Onion Soup

Honestly, I totally forgot Lent started this week.  My sister called me on Wednesday, when I totally planned to have leftover chicken paprikash, to remind me it was Ash Wednesday.  We did a whole routine of, “Really?  Sh*t.  I totally forgot.  I don’t want fish tonight; we had fish on Monday,” and settled on soup.

Technically, I think I’m in violation of Lenten dietary restrictions because I used beef broth.  But there were no actual chunks of meat, so I’m going to assume the Church will give me a pass on this one.  Although I doubt Monsignor Strahan is going to come storming over from St Bridget’s to check my soup pot.

This is a variation on a Rachael Ray recipe from her 30 Minute Meals 2 cookbook.  I used her recipe as a basis and modified it slightly.  I also couldn’t get my onions to caramelize properly, but honestly I couldn’t taste the difference this time around.  It was still sweet (as far as onions go, anyway) and it was still deliciously tasty.

Onion Soup

  • 2 tbsp butter
  • 1 tbsp olive oil
  • 6 medium or 4 large sweet onions, halved and thinly sliced
  • 3/4 cup dry sherry
  • 6 cups beef broth or stock
  • 1 tbsp fresh thyme leaves
  • 1 bay leaf
  • salt and pepper to taste


Melt butter and olive oil over medium high heat in a large soup pot.  Add onions to pot and cook, stirring occasionally, until they are a deep brown caramel color.  RR’s recipe said that should take between 15 and 18 minutes, but I’ve found it usually takes longer than that.  I let them cook for about twenty-five minutes before I lost my patience and just added the liquids.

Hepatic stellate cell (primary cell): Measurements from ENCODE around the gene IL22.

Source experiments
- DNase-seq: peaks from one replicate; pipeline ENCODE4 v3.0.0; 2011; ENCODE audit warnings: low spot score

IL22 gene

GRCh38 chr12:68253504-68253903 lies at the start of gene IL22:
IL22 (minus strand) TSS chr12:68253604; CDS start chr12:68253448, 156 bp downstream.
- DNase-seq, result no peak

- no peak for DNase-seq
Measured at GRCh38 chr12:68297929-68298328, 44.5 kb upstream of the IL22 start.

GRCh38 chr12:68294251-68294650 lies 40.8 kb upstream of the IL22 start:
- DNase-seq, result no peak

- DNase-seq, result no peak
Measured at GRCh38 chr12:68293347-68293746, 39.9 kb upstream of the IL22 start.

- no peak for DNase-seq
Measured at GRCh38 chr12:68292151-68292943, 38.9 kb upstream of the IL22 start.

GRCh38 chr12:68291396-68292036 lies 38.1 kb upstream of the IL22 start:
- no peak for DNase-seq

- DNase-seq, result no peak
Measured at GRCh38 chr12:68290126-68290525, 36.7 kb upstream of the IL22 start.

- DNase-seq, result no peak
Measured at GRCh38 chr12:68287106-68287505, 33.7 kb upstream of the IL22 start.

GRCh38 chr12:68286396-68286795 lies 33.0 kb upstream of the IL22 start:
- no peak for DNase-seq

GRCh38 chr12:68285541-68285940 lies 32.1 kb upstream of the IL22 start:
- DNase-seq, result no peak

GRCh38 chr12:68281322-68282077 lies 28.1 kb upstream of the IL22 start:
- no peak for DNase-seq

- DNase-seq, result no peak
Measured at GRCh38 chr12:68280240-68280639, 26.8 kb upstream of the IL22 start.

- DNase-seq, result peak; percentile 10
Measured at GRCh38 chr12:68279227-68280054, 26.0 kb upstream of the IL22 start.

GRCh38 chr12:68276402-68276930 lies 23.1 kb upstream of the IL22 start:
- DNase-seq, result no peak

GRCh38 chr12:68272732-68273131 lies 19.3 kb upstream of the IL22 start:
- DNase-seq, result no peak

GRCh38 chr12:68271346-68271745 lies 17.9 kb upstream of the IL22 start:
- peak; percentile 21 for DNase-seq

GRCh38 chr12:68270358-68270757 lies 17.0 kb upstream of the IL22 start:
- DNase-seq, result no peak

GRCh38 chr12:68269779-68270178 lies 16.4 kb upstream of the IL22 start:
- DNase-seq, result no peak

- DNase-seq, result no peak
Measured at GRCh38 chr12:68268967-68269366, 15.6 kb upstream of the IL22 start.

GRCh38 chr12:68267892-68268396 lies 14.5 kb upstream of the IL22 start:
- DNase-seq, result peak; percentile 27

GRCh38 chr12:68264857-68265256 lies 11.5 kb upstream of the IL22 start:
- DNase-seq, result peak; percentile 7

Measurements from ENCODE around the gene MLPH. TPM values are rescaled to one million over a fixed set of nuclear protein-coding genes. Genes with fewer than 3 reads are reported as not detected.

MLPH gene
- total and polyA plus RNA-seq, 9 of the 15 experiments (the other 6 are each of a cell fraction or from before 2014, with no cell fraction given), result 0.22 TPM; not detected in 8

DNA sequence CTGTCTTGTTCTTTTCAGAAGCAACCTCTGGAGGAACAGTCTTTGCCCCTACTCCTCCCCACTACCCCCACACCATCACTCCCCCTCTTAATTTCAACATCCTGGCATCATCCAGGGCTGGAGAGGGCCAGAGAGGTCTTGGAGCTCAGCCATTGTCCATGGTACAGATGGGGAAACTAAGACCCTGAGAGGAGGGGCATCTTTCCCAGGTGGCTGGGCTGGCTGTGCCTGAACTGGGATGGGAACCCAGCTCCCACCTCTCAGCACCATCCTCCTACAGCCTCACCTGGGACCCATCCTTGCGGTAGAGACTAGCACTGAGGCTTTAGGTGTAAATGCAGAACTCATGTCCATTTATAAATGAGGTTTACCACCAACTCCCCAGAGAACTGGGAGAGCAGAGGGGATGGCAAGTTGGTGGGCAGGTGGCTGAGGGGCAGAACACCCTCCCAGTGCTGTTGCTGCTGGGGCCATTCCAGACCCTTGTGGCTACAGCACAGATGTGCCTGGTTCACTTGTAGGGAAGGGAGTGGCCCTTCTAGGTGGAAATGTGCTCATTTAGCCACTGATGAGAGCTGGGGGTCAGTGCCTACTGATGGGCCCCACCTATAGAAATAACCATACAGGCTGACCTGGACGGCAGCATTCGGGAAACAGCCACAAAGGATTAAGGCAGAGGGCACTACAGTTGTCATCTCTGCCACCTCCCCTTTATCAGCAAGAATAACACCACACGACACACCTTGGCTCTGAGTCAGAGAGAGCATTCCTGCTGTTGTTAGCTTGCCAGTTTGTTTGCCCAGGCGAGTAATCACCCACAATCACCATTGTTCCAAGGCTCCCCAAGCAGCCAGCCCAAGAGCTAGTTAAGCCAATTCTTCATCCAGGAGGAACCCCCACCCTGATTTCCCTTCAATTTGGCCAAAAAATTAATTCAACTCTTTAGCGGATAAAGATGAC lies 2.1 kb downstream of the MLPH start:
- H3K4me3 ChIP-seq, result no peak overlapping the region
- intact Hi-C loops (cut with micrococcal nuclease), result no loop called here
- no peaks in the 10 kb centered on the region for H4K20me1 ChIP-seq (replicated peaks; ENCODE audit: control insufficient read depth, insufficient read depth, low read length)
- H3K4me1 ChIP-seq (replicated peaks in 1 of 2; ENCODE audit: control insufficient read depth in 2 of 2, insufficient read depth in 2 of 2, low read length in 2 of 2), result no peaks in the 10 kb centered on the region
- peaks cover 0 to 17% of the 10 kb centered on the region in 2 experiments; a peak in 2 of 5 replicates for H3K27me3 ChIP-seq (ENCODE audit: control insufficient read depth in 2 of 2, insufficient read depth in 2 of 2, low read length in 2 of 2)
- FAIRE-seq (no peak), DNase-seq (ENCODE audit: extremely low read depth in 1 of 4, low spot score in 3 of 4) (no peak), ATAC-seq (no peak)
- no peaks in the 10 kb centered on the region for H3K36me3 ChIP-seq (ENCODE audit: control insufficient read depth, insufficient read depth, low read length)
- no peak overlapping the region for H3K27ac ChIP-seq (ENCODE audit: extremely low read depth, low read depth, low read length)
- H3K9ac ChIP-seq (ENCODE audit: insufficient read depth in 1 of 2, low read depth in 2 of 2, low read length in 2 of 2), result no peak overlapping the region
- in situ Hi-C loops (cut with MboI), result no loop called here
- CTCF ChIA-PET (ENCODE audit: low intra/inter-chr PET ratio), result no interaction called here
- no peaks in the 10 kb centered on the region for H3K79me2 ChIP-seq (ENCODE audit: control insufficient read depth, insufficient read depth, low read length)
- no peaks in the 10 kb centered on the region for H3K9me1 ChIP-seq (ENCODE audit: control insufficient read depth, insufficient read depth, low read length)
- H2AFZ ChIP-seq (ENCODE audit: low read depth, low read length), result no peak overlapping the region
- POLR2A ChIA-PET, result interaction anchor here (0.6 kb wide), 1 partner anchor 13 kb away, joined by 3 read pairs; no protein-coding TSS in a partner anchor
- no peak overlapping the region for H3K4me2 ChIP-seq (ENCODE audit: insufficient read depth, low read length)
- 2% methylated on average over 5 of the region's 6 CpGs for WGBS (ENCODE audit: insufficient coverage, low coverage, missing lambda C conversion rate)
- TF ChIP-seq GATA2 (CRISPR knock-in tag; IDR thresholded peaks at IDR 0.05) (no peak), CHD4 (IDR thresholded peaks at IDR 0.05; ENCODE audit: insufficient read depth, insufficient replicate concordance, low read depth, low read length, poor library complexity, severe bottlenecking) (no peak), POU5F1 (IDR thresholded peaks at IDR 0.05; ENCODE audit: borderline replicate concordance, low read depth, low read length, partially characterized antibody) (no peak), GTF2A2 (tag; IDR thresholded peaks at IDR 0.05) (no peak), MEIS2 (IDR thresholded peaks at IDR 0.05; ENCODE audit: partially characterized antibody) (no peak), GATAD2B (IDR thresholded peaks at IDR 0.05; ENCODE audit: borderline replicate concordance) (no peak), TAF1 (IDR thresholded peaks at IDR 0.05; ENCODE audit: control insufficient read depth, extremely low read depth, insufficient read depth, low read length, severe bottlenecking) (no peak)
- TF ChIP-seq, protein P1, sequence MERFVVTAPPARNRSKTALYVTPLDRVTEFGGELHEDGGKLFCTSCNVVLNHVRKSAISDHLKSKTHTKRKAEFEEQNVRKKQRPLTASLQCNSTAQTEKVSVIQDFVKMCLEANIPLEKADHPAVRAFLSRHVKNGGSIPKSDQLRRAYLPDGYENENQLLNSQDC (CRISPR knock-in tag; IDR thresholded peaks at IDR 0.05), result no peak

Once onions are the desired color (or you get bored), add salt, pepper, thyme, and bay leaf.  Deglaze the pan with the sherry, stirring to scrape up any brown bits of onion stuck to the bottom of the pot.  Add broth, cover and bring to a boil.  Remove bay leaf and serve with crusty bread.


About Kristin

I never thought I would love to cook. I did everything I could to avoid learning to cook. But somewhere along the line, cooking became less of a chore and more of a way to relax and be creative. Not everything I make is a smashing success, but I've had more successes than failures. After months of trading recipes with my friends through Facebook and email, I've decided to collect all my favorites here and also document my attempts at new adventures in cooking, too.
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